The importance of personal investment in interpersonal relations has been well substantiated by the past decades' research endeavors on attachment formation (Ainsworth, 1982; Ainsworth & Blehar, 1978; Bronfenbrenner, 1979; Sroufe, 1978). Attachment and the inherent attachment behaviors are now seen as essential components of close relationship experience (Maier, 1987, 121-128). Furthermore, for the task of Child and Youth Care workers, it has been recently recognized that the relationship variables of “being attached” and “dependent” are desirable; these behaviors at points have to be nurtured in order to assure healthy development for an individual. In fact, secure dependence and attachment leads to stable independence and a sense of rootedness in the very area where personal reassurance and dependable nurturance has just been sought (Ainsworth & Blehar, 1978; Maier, 1987, Sroufe, 1978). These references to research findings can be best summed up in Urie Bronfenbrenner’s vehement pronouncement, “Every child needs at least one person who is really crazy about him or her” (quoted in Maier, 1987, 128).
Recent research and practice interest in the interactive factors of human relations offer concrete steps and directions for Child and Youth Care toward competent and effective care work. Just to cite a few:
the essence of mutuality in relationships (Lewis & Rosenblum, 1979)
the importance of dealing with the care receiver’s responses rather than the worker’s own input (Maier, 1987, Ch. I & II; Tronick et al., 1980)
the way each individual impacts his or her own development and relationship bonds (Lerner & Busch-Rossnagel, 1981)
the impact of relevant intervening systems of interactive relationship progressions (Bronfenbrenner, 1979; Maas, 1984)
the force of congruent rhythmicity as a potent power in fostering togetherness within a relationship progression (Davis, 1982; Maier, 1987,46-48).
All of these furnish rich new developmental knowledge and appropriate practice suggestions for the central aspect of human interactions inherent in the Child and Youth Care relationship. Our attention is drawn to the detailed constitutional parts rather than the global and easily elusive whole.
The significance of gender in the care relationship. Research findings within the past years have made us conscious of apparent differences between a female and a male mode of relationship. Carol Gilligan's publication In A Different Voice (1982) startled many of us with her research findings that male thinking and values tend to be problem-solving oriented with autonomous, linear causality modality as central relationship image. She further poses that female thinking and value orientation in human relationships tend to be multi-dimensional, integrative and akin to a holistic modality (Gilligan, 1982; Ivey, 1986, 274). Gilligan's findings, though still inconclusive and challenged by others (Skolnick, 1985, 399), probably have profound implications for relationship formation in the human relations fields. Hitherto, we have thought of professional care relationships as a uni-track affair for male and female alike. Now, we are faced with new and perplexing possible variations in relationship patterns and objectives, depending on whether we deal with a female or male relationship interaction. A new variable and challenge arises for the practitioner, supervisor, policy maker, as well as the ones we serve.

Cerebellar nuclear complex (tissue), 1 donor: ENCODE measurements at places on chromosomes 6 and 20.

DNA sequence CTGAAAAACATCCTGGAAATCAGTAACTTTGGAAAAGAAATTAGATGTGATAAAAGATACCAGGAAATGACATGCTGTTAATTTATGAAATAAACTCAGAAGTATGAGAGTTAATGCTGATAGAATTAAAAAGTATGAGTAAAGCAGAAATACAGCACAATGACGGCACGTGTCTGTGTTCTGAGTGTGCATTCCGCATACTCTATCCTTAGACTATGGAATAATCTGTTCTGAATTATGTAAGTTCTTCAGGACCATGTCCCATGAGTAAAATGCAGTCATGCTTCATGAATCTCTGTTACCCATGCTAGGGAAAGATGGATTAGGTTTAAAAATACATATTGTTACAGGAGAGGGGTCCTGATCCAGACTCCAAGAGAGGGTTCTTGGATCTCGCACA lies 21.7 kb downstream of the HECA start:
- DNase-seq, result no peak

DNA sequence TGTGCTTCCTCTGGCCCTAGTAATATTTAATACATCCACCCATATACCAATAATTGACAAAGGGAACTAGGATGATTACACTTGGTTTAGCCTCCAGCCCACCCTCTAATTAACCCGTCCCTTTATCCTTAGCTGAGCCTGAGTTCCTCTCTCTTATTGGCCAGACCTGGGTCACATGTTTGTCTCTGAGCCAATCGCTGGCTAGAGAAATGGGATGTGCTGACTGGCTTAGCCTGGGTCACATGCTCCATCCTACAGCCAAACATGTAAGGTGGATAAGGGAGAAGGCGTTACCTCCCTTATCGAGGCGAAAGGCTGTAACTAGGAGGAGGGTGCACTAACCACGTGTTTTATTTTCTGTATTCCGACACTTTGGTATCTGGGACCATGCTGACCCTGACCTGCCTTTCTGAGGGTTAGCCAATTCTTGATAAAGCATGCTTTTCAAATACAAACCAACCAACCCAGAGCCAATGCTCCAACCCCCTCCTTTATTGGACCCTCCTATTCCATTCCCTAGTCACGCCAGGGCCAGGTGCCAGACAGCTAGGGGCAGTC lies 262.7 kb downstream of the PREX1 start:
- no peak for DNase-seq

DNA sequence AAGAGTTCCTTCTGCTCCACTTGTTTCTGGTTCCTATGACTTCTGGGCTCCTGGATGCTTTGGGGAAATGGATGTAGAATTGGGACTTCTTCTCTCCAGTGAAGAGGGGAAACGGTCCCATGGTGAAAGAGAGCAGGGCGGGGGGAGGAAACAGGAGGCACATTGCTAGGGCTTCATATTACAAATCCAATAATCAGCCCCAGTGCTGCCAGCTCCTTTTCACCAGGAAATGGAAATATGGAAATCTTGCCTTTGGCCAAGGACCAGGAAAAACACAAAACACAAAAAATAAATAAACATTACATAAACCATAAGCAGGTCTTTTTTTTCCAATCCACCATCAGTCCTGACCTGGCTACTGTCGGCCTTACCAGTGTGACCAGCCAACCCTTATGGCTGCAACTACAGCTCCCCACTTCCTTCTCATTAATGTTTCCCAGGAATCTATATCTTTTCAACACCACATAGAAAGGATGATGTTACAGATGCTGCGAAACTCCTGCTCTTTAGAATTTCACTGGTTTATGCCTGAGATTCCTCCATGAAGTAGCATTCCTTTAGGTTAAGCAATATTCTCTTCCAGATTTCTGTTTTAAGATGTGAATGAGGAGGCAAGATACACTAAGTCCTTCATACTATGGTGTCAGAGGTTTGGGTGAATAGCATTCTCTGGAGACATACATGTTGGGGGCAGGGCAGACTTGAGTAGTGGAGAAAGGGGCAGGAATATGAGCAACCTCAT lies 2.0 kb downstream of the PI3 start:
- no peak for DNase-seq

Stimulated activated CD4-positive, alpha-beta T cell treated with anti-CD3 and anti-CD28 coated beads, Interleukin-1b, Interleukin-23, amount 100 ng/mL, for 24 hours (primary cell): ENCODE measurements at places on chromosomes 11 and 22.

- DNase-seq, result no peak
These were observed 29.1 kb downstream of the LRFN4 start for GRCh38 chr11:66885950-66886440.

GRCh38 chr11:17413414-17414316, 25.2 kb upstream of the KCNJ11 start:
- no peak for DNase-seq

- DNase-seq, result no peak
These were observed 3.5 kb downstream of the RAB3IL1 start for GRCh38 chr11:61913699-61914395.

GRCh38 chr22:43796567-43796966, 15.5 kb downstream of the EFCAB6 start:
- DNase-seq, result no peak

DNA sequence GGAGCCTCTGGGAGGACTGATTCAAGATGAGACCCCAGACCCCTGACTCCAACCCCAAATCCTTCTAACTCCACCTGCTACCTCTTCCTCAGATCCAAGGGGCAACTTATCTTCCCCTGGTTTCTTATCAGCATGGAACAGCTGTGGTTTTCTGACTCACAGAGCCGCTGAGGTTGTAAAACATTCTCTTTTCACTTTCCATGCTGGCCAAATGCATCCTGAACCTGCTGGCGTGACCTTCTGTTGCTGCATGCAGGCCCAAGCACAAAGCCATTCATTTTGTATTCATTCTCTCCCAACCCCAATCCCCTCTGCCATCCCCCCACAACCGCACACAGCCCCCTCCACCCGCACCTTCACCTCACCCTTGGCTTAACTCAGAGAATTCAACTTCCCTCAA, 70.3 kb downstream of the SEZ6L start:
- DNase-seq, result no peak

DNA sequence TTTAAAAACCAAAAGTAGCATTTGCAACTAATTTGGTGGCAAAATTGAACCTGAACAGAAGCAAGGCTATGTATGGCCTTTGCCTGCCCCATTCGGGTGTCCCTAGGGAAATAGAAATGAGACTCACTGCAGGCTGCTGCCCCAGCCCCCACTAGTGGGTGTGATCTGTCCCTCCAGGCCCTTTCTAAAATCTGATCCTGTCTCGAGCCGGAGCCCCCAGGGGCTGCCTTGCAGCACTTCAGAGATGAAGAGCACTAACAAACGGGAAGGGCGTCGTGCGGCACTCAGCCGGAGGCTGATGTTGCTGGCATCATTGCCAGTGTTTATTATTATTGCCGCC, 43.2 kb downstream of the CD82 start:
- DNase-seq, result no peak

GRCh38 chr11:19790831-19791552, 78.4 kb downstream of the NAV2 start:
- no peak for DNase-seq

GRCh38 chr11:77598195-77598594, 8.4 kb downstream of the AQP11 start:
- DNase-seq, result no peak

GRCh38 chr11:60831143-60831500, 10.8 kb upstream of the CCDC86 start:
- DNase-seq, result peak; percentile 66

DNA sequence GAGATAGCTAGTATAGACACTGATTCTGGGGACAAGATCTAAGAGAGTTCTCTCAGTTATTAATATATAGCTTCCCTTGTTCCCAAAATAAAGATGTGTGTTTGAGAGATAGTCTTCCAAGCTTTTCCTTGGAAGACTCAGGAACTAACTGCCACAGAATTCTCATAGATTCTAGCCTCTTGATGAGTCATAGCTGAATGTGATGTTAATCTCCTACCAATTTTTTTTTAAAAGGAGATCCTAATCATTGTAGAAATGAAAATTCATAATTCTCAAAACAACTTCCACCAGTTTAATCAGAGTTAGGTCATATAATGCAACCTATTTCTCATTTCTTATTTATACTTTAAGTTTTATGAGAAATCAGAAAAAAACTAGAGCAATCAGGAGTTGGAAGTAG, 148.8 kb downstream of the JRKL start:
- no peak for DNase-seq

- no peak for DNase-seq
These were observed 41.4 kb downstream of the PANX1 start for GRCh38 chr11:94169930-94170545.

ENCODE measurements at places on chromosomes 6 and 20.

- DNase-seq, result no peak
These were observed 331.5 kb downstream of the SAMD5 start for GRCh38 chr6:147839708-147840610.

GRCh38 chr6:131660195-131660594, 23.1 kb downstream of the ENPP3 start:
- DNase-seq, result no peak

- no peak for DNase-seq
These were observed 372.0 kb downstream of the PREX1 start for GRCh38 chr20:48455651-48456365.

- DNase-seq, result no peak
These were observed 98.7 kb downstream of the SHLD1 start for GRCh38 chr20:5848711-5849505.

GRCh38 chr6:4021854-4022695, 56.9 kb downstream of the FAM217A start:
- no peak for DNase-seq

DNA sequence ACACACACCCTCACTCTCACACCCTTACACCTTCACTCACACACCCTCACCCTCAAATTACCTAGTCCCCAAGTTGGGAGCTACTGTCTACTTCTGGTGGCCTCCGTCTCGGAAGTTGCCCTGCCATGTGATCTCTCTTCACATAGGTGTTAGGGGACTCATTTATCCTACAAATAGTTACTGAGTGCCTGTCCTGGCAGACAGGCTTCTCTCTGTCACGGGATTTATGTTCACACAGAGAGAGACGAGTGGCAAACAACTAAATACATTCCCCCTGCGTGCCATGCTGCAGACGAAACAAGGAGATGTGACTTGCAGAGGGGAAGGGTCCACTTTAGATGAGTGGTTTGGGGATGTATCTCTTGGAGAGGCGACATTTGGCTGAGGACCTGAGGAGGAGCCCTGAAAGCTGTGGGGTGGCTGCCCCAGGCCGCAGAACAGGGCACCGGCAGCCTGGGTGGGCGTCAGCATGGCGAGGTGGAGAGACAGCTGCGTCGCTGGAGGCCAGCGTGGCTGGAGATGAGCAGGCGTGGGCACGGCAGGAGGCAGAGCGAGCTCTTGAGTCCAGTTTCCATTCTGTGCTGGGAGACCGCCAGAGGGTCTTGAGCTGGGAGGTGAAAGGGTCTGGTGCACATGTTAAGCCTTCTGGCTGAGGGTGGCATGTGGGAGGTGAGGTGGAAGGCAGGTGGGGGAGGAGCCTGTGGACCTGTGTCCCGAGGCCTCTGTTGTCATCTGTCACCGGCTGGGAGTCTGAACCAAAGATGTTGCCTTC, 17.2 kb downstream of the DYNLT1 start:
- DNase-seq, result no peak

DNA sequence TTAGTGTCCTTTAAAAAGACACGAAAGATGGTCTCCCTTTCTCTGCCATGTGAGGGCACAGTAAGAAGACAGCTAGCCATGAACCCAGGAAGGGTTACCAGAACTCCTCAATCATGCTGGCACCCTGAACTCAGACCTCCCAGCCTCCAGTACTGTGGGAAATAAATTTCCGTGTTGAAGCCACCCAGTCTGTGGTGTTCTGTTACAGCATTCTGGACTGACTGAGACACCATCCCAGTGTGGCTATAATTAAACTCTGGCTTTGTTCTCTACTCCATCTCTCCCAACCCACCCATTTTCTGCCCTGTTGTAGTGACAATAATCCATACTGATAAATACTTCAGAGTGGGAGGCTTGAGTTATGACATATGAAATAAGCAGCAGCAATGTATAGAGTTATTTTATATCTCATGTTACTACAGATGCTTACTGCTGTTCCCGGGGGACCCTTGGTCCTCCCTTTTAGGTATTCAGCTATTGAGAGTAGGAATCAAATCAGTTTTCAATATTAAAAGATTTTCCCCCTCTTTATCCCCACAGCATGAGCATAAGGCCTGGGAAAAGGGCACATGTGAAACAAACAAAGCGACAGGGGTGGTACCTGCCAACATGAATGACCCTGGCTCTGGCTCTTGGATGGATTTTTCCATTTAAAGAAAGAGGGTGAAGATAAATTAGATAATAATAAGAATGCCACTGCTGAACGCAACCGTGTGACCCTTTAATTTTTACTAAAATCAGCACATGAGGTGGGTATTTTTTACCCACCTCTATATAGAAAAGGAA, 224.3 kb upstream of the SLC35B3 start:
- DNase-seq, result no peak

Relationship issues have been viewed here for their interactive components and for their contextual circumstances. We hold that a relationship is neither won nor lost by one party. Instead, relationships are in a constant flux, reflecting the mutual as well as differential experience of the persons interacting.
Hopefully, the reader noted the omission of expectations and admonitions about what a practitioner should be or should not do. “Relationship” is neither an end nor a means factor. Instead, relationship processes, or more precisely “purposeful interactions “necessitate focused investment of personal energy through the care workers' active involvement. They must risk personal encounters, interacting as persons rather than as role performers, technicians, or agents of a program (Maier, 1987). Essentially, whether at this point the reader conceives Child and Youth Care work as primarily relationship-building or as mutual, intense caregiver care receiver interactions, the challenge remains the same. In which way can each Child and Youth Care worker utilize the minutia of a situation to enhance personal experience and expand social experience. Such a challenge is central for all Child and Youth Care work today.
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Brendtro, L.A. (1969). Establishing Relationship Beachheads. In A.E. Trieschman, J.K. Whittaker & L.K. Brendtro (Eds.) The Other 23 Hours. Chicago: Aldine.
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Marmor, J. (1984). Foreword. In S. Chess, & A. Thomas. Origins of Evolution of Behavioral Disorders. New York: Brunner/Mazel.
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Sroufe, L.A. (1978). “Attachment and the roots of competence.” Human Nature, 1(10), 50-57.
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This feature: Maier, H. (1987) Editorial, Journal of Child Care, Vol. 3 (3)